Time to Go Peeping with Our Home Video Pick of the Week

Plus 7 more new releases to watch at home this week on 4K UHD, Blu-ray, and DVD!
Non Horror Peeping Tom

Streaming might be the future, but physical media is still the present. It’s also awesome, depending on the title, the label, and the release, so each week we take a look at the new Blu-rays and DVDs making their way into the world. Welcome to this week in Home Video for May 14th, 2024! This week’s home video selection includes new 4K UHDs of older classics like Peeping Tom, Once Upon a Time in the West, Killer Klowns from Outer Space, and more. Check out our picks below.

Pick of the Week

Peeping Tom [4K UHD, Criterion]

What is it? A sick masterpiece.

Why see it? Michael Powell is one half of the powerhouse filmmaking duo, Powell/Pressburger, and it’s there where he made classics like The Red Shoes, Black Narcissus, A Matter of Life and Death, The Life and Death of Colonel Blimp, and more. He went solo in the late 50s, but he almost tanked his entire career with the release of Peeping Tom. The film, premiering just a few months before Alfred Hitchcock’s Psycho, follows an unwell young man prone to killing young women. He’s a photographer interested in fear, and that becomes the focus here as viewers become voyeurs to his murderous madness. Add that exploitational plot to Powell’s sharp eye for visuals and colors, and you have an unforgettable tale of madness. Criterion’s new 4K UHD sees those colors and details pop bringing the terror even more into focus, and the extras provide all manner of insight into the film, its initial reception, and its evolution into an acknowledged masterpiece.

[Extras: New 4K restoration, commentaries, Martin Scorsese introduction, interview, documentaries]

The Best

Killer Klowns from Outer Space [4K UHD, steelbook]

What is it? A horror comedy with cotton candy running through its veins.

Why see it? While some films tease a fun premise only to come up short, the Chiodo Brothers manage the rare treat of going all in on their setup and committing to the bit all the way through. The result is a wonderfully goofy slice of sci-fi/horror that sees aliens arrive and start decimating a small town’s population. They’re clowns! Killer clowns! And the practical makeup effects are out of this world. Even better, their methods of dispatch are all variations on circus and clown paraphernalia meaning the various kills are both deadly and fun. The comedy is broad and silly, the dialogue is equally goofy, and the fun is six times what you’d find at a real big top. And now it’s in 4K? Wild stuff, people, wild stuff.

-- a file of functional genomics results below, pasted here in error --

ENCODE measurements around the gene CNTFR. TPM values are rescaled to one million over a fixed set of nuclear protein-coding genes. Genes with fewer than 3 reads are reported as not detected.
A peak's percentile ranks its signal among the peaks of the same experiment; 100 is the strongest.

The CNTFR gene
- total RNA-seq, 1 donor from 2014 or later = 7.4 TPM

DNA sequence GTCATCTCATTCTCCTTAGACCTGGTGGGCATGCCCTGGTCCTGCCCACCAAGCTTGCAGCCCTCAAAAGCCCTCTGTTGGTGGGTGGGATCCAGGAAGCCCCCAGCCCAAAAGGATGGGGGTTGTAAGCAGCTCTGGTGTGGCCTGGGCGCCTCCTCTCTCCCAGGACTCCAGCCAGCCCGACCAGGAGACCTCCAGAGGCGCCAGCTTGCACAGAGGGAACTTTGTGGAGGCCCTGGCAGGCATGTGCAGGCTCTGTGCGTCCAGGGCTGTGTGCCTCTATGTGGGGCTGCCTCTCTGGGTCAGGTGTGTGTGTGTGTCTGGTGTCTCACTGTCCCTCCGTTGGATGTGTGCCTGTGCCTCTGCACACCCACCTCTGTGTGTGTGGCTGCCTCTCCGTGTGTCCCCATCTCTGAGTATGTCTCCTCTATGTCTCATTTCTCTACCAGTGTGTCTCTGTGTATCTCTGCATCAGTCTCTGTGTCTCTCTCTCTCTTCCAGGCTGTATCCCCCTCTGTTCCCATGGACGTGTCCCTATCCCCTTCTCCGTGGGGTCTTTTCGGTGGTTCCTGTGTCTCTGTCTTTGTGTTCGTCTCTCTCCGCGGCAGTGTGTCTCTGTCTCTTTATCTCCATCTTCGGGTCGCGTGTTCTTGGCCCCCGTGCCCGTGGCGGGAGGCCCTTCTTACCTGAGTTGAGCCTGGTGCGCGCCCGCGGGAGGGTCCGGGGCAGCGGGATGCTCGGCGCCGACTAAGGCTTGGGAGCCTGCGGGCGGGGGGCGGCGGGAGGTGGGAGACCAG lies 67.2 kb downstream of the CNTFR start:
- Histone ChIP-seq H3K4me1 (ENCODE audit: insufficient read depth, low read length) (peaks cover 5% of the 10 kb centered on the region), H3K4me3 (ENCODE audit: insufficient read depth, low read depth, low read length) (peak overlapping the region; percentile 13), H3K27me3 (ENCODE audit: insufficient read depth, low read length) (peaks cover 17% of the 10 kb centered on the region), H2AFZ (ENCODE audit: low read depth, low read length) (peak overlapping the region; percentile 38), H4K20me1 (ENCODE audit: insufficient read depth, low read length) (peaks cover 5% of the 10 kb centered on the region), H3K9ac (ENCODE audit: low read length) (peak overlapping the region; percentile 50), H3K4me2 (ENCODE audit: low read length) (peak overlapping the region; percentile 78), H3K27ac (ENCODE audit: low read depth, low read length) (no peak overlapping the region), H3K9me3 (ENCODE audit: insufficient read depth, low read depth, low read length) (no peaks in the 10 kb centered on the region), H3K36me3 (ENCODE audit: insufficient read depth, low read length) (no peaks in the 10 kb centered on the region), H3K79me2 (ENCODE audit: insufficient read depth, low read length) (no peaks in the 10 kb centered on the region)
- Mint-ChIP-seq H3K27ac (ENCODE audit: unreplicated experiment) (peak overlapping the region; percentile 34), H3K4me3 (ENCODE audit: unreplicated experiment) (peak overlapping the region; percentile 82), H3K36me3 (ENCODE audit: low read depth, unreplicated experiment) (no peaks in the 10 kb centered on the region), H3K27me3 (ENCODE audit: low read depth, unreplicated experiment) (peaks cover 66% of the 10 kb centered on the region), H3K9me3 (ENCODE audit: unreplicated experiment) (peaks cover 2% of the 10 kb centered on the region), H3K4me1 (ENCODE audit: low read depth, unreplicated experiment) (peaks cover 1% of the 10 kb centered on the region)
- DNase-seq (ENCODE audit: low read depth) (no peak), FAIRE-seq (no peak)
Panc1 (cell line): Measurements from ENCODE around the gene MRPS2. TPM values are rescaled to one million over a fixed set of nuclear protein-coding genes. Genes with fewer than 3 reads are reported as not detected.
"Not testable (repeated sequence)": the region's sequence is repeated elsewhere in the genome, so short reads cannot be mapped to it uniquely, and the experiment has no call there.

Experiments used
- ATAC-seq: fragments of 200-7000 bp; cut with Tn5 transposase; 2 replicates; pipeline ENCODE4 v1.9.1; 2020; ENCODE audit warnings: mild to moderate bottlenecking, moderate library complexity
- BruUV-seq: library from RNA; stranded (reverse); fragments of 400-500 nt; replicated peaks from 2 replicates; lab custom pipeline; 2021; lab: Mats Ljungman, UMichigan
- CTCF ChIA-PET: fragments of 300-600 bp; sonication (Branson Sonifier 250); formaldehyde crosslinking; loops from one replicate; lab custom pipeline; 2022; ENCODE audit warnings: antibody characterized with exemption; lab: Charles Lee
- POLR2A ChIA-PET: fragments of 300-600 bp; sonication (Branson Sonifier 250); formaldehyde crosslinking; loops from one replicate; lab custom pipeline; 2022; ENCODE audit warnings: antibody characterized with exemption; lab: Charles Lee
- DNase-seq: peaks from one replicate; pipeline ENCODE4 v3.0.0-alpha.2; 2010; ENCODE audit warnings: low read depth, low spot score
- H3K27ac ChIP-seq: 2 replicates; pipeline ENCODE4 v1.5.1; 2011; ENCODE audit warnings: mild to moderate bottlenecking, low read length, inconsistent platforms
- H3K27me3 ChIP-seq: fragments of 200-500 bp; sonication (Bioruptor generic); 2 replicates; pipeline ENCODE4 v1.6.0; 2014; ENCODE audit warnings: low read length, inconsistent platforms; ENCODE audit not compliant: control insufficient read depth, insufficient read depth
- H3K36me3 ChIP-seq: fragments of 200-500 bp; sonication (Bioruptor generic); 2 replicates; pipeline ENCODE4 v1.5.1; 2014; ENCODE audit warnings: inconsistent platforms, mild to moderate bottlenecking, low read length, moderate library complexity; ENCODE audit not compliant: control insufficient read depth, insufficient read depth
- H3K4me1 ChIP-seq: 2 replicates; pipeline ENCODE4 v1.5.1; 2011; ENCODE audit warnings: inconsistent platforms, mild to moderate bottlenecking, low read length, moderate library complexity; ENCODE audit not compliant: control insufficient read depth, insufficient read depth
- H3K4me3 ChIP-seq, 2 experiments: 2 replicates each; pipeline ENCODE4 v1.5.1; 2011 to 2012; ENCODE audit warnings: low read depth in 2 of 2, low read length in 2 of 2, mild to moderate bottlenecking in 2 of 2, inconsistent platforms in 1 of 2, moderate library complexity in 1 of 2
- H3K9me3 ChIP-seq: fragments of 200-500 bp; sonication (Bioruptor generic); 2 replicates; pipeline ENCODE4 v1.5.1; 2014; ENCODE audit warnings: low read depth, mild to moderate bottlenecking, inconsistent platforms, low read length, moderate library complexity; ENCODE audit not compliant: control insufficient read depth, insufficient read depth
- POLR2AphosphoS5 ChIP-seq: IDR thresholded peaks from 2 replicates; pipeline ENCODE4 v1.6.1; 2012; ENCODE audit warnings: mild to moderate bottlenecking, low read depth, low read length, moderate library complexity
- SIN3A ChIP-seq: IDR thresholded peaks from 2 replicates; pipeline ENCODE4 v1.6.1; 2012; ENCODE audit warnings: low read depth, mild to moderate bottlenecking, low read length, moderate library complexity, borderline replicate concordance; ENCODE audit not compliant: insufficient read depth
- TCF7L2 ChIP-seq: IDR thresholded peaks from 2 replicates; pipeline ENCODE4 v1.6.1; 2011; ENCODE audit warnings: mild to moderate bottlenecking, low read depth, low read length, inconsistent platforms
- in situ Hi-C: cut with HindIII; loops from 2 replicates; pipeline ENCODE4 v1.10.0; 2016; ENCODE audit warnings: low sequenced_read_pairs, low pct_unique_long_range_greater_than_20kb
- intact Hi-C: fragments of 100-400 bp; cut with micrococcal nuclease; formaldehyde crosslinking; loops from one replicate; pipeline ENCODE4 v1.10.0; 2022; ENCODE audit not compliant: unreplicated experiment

[Extras: New 4K scan, commentary, making of, featurettes, deleted scenes, bloopers, short films]

The Lair of the White Worm [steelbook]

What is it? A goofy, horror/comedy masterpiece!

Why see it? Bram Stoker may be best known for Dracula, but this adaptation of a different Stoker novel is every bit as unforgettable. Pagan cults, giant snakes, sexy priestesses, and the unlikely pairing of Hugh Grant and Peter Capaldi as the only ones capable of saving the day. Director Ken Russell embraces the campy thrills and fills the screen with colorful visuals, fun encounters, and some terrifically entertaining pagan antics. This one doesn’t get the respect it deserves as a sexy masterclass in tone and visuals, a creature feature with real personality to spare, so kudos to Vestron for releasing this one (a second time now, this time via steelbook) for fans.

[Extras: Commentaries, featurette, interviews]

Once Upon a Time in the West [4K UHD]

What is it? A Western masterpiece.